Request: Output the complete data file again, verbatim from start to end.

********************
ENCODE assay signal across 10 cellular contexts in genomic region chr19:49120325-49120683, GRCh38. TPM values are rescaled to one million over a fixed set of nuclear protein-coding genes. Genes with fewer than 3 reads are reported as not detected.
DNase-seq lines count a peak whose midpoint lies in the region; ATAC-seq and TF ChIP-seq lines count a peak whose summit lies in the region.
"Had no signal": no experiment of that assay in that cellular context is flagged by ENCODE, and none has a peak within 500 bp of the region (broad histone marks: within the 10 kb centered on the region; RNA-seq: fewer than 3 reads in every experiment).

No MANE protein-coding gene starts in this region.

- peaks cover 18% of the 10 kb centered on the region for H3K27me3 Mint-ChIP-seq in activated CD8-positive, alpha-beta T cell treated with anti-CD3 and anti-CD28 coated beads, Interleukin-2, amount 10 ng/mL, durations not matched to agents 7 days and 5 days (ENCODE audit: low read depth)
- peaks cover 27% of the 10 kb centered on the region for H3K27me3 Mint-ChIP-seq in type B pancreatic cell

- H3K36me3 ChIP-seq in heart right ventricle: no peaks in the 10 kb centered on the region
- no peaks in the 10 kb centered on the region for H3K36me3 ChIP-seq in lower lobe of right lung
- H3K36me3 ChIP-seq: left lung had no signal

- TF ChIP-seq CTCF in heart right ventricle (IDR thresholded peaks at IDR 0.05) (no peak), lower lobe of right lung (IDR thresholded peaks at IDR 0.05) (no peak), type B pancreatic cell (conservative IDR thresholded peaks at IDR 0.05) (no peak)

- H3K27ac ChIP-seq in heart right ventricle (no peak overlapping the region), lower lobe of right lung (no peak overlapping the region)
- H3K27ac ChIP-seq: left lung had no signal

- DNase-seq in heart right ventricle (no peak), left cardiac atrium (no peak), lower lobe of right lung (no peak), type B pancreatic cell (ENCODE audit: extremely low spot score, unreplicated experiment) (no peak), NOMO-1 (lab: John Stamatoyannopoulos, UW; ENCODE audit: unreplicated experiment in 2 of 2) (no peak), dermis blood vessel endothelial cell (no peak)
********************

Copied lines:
ENCODE assay signal across 10 cellular contexts in genomic region chr19:49120325-49120683, GRCh38. TPM values are rescaled to one million over a fixed set of nuclear protein-coding genes. Genes with fewer than 3 reads are reported as not detected.
DNase-seq lines count a peak whose midpoint lies in the region; ATAC-seq and TF ChIP-seq lines count a peak whose summit lies in the region.
"Had no signal": no experiment of that assay in that cellular context is flagged by ENCODE, and none has a peak within 500 bp of the region (broad histone marks: within the 10 kb centered on the region; RNA-seq: fewer than 3 reads in every experiment).

No MANE protein-coding gene starts in this region.

- peaks cover 18% of the 10 kb centered on the region for H3K27me3 Mint-ChIP-seq in activated CD8-positive, alpha-beta T cell treated with anti-CD3 and anti-CD28 coated beads, Interleukin-2, amount 10 ng/mL, durations not matched to agents 7 days and 5 days (ENCODE audit: low read depth)
- peaks cover 27% of the 10 kb centered on the region for H3K27me3 Mint-ChIP-seq in type B pancreatic cell

- H3K36me3 ChIP-seq in heart right ventricle: no peaks in the 10 kb centered on the region
- no peaks in the 10 kb centered on the region for H3K36me3 ChIP-seq in lower lobe of right lung
- H3K36me3 ChIP-seq: left lung had no signal

- TF ChIP-seq CTCF in heart right ventricle (IDR thresholded peaks at IDR 0.05) (no peak), lower lobe of right lung (IDR thresholded peaks at IDR 0.05) (no peak), type B pancreatic cell (conservative IDR thresholded peaks at IDR 0.05) (no peak)

- H3K27ac ChIP-seq in heart right ventricle (no peak overlapping the region), lower lobe of right lung (no peak overlapping the region)
- H3K27ac ChIP-seq: left lung had no signal

- DNase-seq in heart right ventricle (no peak), left cardiac atrium (no peak), lower lobe of right lung (no peak), type B pancreatic cell (ENCODE audit: extremely low spot score, unreplicated experiment) (no peak), NOMO-1 (lab: John Stamatoyannopoulos, UW; ENCODE audit: unreplicated experiment in 2 of 2) (no peak), dermis blood vessel endothelial cell (no peak)